Published: 09/01/2017

Project Term: 2017

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Manhattan is Burning; A Proposition for a City-Wide Game Where the Fate of the City is Determined by Those Who Choose to Play

This project performs an investigation of privately-owned public space in Manhattan, or “p.o.p.s.”.  P.O.P.S. are typically the result of a deal struck between a city government and a property developer where, in exchange for granting valuable zoning concessions, developers provide public space for the city’s inhabitants.  I argue that, like the percent for art program, P.O.P.S. Have become largely tokenized, understood more as obligation than opportunity.

Seeking a more politically activated alternative, I turned to Mikhail Bakhtin’s writing on carnival — a type of alternative public space inseparable from event.  For Bakhtin, carnival “turned the world upside down” through raucous celebrations made up of excessive alcohol consumption, public sex, food fights, mockery of authorities and the occupation of the grotesque body.  Put in simpler terms, everything you’re not supposed to be doing, you do. Carnival was a public celebration just before lent meant to subvert social and cultural norms by literally enacting their opposite.

Concurrent with the advent of carnival were a radical, if not widely known type of theater called pageant wagons.  Essentially church sponsored mobile missionary vehicles, pageant wagons were movable theaters hosting miracle plays.  I argue that as a kind of proto-p.o.p, pageant wagons were institutionally funded systems which created public space drastically different than our own — though in this case, instead of valuable zoning concessions, the church’s incentive was of course a bit loftier.  Dispersed across the city, each pageant wagon contained an individual act of the same miracle play, so it’s conceivable that one might experience the play out of order. Theater attendance during this time looked much different than it does today — then, the audience wasn’t passive or sedentary but often riotous, and the play’s content often incited banter, booing, jeering, fighting, etc. (this was actually expected behavior).  It is within this unlikely medieval backdrop of carnival and pageant wagons that my project is staged.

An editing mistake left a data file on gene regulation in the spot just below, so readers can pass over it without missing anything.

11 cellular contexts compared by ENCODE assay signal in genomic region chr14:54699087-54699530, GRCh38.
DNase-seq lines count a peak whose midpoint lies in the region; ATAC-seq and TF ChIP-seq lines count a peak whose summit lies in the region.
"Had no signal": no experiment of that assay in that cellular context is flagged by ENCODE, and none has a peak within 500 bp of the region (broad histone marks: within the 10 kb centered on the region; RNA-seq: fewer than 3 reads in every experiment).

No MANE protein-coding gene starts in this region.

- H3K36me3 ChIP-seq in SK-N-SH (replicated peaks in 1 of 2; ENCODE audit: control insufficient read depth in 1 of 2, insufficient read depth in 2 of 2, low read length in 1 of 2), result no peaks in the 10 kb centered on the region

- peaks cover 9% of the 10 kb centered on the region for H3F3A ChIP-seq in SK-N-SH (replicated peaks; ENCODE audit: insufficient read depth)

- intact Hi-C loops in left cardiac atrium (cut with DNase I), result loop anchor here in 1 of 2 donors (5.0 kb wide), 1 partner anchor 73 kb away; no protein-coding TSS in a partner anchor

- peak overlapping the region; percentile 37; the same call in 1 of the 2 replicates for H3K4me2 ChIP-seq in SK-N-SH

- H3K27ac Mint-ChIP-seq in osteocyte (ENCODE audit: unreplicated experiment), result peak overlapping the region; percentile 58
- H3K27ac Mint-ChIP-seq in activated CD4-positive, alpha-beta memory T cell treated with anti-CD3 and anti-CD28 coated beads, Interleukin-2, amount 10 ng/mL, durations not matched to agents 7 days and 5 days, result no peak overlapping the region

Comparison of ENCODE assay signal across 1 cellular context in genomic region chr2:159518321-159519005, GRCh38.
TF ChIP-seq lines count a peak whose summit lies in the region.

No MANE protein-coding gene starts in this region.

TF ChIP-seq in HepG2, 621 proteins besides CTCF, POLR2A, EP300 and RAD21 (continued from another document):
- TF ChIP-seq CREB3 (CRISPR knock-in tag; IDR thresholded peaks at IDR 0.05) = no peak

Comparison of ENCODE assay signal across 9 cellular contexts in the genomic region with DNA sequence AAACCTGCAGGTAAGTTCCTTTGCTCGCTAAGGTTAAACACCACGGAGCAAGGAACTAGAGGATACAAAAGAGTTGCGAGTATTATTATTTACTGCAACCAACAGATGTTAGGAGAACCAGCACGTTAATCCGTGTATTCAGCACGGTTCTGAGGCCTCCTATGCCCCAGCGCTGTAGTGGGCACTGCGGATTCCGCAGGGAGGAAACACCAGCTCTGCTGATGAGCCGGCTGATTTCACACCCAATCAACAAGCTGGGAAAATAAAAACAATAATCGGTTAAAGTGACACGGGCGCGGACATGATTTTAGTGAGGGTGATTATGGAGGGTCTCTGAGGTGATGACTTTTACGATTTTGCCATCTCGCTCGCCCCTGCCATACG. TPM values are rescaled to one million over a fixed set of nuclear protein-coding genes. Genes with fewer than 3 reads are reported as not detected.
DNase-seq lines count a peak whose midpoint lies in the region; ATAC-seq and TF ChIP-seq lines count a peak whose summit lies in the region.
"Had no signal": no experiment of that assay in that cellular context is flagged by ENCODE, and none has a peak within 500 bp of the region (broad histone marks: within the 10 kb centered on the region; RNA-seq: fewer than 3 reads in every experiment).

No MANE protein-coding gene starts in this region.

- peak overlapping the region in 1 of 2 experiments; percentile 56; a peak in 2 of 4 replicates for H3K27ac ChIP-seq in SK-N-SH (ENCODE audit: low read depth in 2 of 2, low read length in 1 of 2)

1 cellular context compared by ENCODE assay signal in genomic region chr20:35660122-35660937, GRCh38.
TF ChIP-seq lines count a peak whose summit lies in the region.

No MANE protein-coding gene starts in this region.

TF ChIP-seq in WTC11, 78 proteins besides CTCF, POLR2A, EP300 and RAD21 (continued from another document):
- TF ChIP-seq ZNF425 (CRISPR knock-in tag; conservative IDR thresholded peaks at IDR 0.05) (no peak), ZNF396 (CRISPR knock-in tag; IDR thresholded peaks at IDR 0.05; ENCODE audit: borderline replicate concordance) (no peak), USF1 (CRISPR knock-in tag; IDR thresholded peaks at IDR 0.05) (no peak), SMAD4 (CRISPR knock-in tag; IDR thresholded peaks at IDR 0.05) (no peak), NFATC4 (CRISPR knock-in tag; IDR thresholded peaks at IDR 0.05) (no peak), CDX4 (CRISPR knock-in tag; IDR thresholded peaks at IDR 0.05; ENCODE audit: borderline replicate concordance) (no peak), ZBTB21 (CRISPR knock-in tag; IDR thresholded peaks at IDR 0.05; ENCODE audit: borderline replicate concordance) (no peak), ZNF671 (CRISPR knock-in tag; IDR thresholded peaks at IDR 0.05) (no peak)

This carnival is composed of a dysfunctional family of vehicles, committing acts of urban affection, disruption, obstruction, occupation, accumulation, inspection, and obliteration.  Vehicles obstruct views, halt traffic, fornicate with, collect, surveil and destroy buildings. Each vehicle’s production of chaos is unique.

The carnival is conceived of as a simple game. All vehicles begin at the northernmost part of Manhattan along Broadway — the longest continuous street in New York. The objective of the game is simple — all vehicles advance south from Inwood Hill to Battery Park.  Checkpoints are defined by neighborhood boundaries, and once a vehicle passes a checkpoint, that vehicle cannot return north of that boundary. Players remotely access the vehicles with their chosen devices, voting to determine their movement type and location, to decide whether the vehicles should digest or dump fragments they’ve collected, which smells to emit and noises to blast. Depending on the temperament of those playing, vehicles behave either benevolently or violently. Vehicle behavior is determined by consensus, decided upon democratically and remotely using an online application. The application provides live updates as to the vehicles’ locations, various actions to vote on, and a space to chat with other users. Input actions are committed by each vehicle in the order they are received, producing an erratic and unpredictable outcome for the behavior and location of the vehicles, and ultimately, for the fate of the city. The game concludes when all vehicles reach Battery Park.  The length of each game is determined by the collective will of those who participate.
While multiple vehicles participate in the game, one has been developed in greater detail. Beginning as a tumbling, skeletal frame, this vehicle stumbles southward collecting fragments and citizens of the city along the way — eventually culminating in a kind of Katamari-like ball whose form acts as an index of its destruction. Those objects deemed inadequate are digested through a chemico-mechanical process which converts matter into a three dimensional adhesive to collect more matter. That which cannot be utilized is excreted onto the street below. The result of this act of destructive accumulation is the construction of a new, fractured microcosm – a messy, miniature world whose ethical alignment is ambiguous, ultimately determined by the players’ collective will.

Ultimately, this project is a fiction which interrogates the relationship between destructive acts and the degree to which anonymous consensus exacerbates or prevents destruction. Through the creation of a family of dysfunctional machines along broadway who are virtually controlled in a game-like format, a temporally indeterminate series of public spaces emerge, those welcoming benevolence or transgression, depending on the collective will of those who participate.


Jacob Comerci

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